Following the T’Railway along the west coast of Newfoundland – Part 2

It seems like my rest day at Norris Point may turn into a rest week, but with a bit of rain overnight and an overcast start to the day, I really don’t mind, I’ve never been this relaxed.

Cloudy MorningBut Norris Point is quite a distance from where I started in Newfoundland, and this distance is filled with a lot of stories.

Trail 2After leaving Red Rocks and continuing through the Wreckhouse Site, I wound my way north on the T’Railway, where it veers inland and follows the Codroy Valley. It was around 9:00pm, but the sun was still up when I came upon a corner store in the middle of nowhere.  Stores in Newfoundland seem to open late and close late and I still had an hour to spare at this one. I was looking for something reasonably healthy, but instead, bought a frozen chocolate cake and proceeded to destroy it, much to the amusement of the locals.

Buzzing from 2,000 calories of sugar,  I continued on until I found a grassy area overlooking a marsh where I set up camp and drifted off to sleep just as a light rain started.

In despite of the great weather I’ve been having, Newfoundland is a wet island and anything left stationary for too long will have something crawling or growing on it.

The rain stopped overnight, but the fog hung in for the morning, so with no views to be had in the Codroy Valley I hopped on to the TCH, which ran parallel to the T’Railway for this stretch of the ride.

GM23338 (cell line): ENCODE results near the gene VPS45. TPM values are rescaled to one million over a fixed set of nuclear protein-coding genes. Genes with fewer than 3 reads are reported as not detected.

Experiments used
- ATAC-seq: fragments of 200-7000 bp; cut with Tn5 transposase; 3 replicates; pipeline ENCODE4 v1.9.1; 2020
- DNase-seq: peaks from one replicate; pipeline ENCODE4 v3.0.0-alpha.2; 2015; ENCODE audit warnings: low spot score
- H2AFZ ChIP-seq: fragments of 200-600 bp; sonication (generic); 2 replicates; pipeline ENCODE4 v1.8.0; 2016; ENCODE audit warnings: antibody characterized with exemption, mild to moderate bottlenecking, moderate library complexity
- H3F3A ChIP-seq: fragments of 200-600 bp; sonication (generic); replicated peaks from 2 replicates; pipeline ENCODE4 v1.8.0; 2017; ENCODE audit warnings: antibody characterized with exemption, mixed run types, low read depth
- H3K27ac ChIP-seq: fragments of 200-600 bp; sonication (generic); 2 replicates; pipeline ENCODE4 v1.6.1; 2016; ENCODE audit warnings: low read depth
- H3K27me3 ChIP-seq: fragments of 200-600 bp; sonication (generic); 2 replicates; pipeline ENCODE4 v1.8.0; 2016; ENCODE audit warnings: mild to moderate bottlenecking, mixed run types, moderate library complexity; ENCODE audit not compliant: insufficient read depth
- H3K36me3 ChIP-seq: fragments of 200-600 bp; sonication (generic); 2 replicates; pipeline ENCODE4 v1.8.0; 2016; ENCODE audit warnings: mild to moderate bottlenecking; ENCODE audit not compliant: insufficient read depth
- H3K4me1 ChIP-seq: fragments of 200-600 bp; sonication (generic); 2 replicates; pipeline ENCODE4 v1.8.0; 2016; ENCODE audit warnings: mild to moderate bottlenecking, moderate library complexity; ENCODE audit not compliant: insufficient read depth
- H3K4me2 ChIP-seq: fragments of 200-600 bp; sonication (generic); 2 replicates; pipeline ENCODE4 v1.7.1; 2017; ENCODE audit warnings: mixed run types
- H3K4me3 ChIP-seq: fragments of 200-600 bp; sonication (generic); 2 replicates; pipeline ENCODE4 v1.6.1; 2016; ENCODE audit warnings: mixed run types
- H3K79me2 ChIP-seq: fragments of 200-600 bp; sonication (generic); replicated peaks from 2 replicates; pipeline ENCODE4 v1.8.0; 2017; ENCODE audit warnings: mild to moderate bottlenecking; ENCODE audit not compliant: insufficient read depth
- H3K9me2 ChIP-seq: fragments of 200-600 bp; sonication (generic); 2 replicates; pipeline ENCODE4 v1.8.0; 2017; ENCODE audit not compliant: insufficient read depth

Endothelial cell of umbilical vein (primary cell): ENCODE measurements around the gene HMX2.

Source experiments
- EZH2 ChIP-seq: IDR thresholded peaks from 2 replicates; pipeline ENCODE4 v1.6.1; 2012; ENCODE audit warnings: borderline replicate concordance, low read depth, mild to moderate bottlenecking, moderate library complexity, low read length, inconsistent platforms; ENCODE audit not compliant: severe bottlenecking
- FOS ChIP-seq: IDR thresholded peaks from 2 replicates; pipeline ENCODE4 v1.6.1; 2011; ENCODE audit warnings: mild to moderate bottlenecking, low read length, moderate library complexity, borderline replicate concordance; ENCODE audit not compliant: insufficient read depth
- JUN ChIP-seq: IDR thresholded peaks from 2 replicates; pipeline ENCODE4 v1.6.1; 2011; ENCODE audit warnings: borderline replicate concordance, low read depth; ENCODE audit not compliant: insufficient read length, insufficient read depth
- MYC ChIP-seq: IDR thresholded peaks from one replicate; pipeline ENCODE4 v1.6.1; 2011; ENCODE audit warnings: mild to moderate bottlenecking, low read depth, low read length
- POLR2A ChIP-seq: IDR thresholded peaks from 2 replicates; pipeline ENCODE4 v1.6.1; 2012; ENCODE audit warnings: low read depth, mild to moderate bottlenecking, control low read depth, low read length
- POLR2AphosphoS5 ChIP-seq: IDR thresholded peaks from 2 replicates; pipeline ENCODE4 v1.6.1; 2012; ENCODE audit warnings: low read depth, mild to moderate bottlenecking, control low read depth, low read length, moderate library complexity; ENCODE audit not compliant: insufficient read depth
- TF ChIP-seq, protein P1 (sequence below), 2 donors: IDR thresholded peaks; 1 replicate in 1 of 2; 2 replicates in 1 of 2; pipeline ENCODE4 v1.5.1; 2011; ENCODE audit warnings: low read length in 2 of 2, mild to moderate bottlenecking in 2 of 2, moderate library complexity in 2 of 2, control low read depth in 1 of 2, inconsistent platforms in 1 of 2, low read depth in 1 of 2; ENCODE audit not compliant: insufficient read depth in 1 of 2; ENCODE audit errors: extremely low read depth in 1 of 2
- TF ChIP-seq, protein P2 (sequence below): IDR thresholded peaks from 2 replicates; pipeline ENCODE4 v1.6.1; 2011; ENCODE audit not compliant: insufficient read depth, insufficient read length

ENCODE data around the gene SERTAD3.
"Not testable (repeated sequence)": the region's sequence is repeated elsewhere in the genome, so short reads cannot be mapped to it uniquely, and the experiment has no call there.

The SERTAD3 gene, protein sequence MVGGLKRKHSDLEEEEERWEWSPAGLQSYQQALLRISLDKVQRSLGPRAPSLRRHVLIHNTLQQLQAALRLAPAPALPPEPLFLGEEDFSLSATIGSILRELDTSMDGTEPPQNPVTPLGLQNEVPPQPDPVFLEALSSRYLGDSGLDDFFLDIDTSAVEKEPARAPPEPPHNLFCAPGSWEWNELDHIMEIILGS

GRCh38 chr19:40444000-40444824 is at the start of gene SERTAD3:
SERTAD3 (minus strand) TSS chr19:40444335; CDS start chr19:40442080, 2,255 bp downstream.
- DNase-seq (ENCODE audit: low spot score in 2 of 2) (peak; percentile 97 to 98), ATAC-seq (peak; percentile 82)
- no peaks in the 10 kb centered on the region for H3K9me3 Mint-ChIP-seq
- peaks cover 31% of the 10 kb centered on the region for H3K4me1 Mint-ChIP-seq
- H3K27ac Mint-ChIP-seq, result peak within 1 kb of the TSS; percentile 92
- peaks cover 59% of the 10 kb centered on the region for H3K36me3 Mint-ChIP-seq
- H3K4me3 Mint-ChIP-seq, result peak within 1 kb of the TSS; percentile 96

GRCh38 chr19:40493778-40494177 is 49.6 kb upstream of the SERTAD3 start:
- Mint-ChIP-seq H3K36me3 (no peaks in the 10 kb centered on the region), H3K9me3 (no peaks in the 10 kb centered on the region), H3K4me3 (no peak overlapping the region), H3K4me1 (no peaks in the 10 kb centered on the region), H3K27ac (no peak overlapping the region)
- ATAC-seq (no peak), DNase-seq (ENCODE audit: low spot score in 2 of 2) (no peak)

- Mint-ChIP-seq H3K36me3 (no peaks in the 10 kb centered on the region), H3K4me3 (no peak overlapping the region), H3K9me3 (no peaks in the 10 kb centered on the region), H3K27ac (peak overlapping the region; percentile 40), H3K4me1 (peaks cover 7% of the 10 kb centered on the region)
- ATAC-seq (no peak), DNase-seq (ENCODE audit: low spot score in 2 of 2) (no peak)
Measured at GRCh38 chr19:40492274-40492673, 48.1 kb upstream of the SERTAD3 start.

The total population for Newfoundland and Labrador combined is just over 500,000 people, so major towns are spaced quite a distance apart,

but you get plenty of warning before you need to turn on your blinker,

and make a decision on where to eat.

When the highway parted from the railway, I followed the gravel and spent the rest of the day chatting with locals while riding through small settlements, bogs, and forests.

Setelment 1

Trail 3Railroad Bridge

I’ve never toured at a slower pace, but then again, I’ve never ridden my bicycle through a more beautiful place.

Side Trail

Hut on Trail BWSometime in the afternoon I came upon a fork in the trail where I decided on the path of least resistance. Unfortunately, this turned into the path of most resistance and I got myself lost for a few hours in the back woods of Newfoundland.

Being that I’m touring self supported with a few days worth of food, and fresh water abounds on this island, getting lost really isn’t a problem and just adds to the adventure.

I came across a few water crossings along this route with bridges that were out

and a few camps scattered in the woods

Traileruntil I finally dead ended at an old quarry.

After not finding an outlet that I was willing to chance,

I backtracked until I met a local Newfoundlander, who was enjoying a beer while watching the wildlife. After telling me where I was, how I managed to get there, along with stories about growing up in the area, he guided me out, waiting at the intersections to make sure I went the right way.

Bog ViewThe sun was getting lower as I continued on and in a stroke of Newfoundland luck, I met a salmon fishing guide who shared some great conversation and directions to a beautiful river camping spot for the night.

Where I watched the sun set over the old rail bed.


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